HONOLULU (HawaiiNewsNow) - We don't know the exact, short-term economic impact of APEC yet. The Hawaii Tourism Authority should have the numbers soon, but many doubt it will reach the 120 million dollars in direct and indirect spending that the state projected.
It's also hard to say how many of the 20-thousand additional visitors expected actually showed up, but business sure seemed slow. Regardless, many Hawaii leaders believe APEC week was a big success for Hawaii - on many levels.
Hawaii Hotel & Lodging Association CEO Mufi Hannemann says, "It's a long-term investment; although, there were some disappointed folks out there with respect to the fact that they expected a lot of business or economic activity."
Like Hannemann, many Hawaii leaders say the long, not short, term rewards generated from APEC are most important, especially when it comes to media exposure and business partnerships developed.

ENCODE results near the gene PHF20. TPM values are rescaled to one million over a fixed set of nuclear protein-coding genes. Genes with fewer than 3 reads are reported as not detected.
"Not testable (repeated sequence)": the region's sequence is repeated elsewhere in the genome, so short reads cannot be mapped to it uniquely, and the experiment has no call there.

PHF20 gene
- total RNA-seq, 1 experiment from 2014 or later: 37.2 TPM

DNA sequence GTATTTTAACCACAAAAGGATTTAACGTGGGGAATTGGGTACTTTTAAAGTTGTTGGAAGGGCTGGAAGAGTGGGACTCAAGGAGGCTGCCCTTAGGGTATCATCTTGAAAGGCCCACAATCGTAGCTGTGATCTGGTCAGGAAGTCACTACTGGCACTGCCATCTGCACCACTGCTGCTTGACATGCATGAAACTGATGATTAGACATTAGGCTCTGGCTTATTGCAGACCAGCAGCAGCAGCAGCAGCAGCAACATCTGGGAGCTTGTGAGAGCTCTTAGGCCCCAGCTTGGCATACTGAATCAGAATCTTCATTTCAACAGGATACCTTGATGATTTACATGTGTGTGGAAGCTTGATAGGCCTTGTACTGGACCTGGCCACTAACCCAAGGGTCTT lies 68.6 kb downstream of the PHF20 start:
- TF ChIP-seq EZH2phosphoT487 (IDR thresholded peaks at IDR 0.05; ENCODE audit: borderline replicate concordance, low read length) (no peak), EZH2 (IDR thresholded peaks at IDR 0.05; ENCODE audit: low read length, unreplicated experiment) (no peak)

"The most significant thing is going to be the relationships … and what didn't happen in front of the camera but what happened behind the scenes," says Honolulu mayor Peter Carlisle.
Some critics say the 120 million dollar projection was overly optimistic - that the delegates came to work, not shop - and that many businesses actually lost money.
Others, though, are seeing dividends directly attributed to APEC.
"We've already received a commitment from one of the major companies that they'll be conducting their business travel here at the Royal Hawaiian," says hotel general manager, Kelly Hoen. "We're also working on, again, from one of the major companies, an incentive program for 2013 and 2014."
If this really is a game changer for Hawaii businesses, proponents say the work isn't done. "I don't really believe that APEC began and ended with one week. If we're really going to reap the full benefits, we've got to follow-up. We've got to follow through."
They also note the APEC intangibles. Hawaii proved it can host and secure an event of this magnitude - which they hope will keep visitors coming back. One of the things business leaders say they'll continue to push for is a loosening of visa regulations between the U.S. and other nations in the Asia-Pacific region.